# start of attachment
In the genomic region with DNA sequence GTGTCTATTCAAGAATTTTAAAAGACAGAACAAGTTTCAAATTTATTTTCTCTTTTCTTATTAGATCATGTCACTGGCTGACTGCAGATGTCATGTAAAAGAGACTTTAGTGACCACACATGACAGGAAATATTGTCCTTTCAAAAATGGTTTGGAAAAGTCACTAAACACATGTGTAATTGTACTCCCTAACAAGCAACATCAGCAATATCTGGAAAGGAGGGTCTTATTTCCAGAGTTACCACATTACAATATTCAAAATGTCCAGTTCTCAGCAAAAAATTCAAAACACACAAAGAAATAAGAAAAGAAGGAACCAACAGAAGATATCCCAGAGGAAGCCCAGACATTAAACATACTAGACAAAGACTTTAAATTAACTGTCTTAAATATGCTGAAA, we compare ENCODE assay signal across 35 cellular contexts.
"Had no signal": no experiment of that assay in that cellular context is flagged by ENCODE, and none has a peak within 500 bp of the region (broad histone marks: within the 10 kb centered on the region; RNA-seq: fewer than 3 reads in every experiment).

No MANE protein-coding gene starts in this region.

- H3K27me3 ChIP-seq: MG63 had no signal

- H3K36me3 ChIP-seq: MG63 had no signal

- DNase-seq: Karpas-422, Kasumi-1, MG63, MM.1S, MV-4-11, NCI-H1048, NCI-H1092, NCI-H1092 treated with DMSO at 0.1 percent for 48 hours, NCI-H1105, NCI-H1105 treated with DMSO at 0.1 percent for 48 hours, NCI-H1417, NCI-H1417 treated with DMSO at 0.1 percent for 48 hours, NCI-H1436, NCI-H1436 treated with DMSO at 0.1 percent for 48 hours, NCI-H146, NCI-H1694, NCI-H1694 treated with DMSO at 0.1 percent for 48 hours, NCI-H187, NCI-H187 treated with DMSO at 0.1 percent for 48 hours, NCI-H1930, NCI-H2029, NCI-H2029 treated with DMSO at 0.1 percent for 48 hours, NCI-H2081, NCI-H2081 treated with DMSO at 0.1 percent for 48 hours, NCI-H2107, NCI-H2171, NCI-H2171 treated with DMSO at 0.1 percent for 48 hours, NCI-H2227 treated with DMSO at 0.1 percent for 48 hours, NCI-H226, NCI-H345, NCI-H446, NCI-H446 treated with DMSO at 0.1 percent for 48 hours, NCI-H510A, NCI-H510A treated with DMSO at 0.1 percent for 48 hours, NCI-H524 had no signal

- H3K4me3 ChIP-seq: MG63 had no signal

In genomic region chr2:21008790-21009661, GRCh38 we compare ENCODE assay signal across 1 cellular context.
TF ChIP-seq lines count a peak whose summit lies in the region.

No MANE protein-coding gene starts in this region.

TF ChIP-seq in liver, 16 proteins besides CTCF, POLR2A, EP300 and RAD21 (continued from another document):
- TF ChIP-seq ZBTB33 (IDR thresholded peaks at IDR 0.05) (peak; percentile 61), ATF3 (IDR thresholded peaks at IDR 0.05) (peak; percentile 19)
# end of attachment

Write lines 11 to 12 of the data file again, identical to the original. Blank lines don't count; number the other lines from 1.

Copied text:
TF ChIP-seq in liver, 16 proteins besides CTCF, POLR2A, EP300 and RAD21 (continued from another document):
- TF ChIP-seq ZBTB33 (IDR thresholded peaks at IDR 0.05) (peak; percentile 61), ATF3 (IDR thresholded peaks at IDR 0.05) (peak; percentile 19)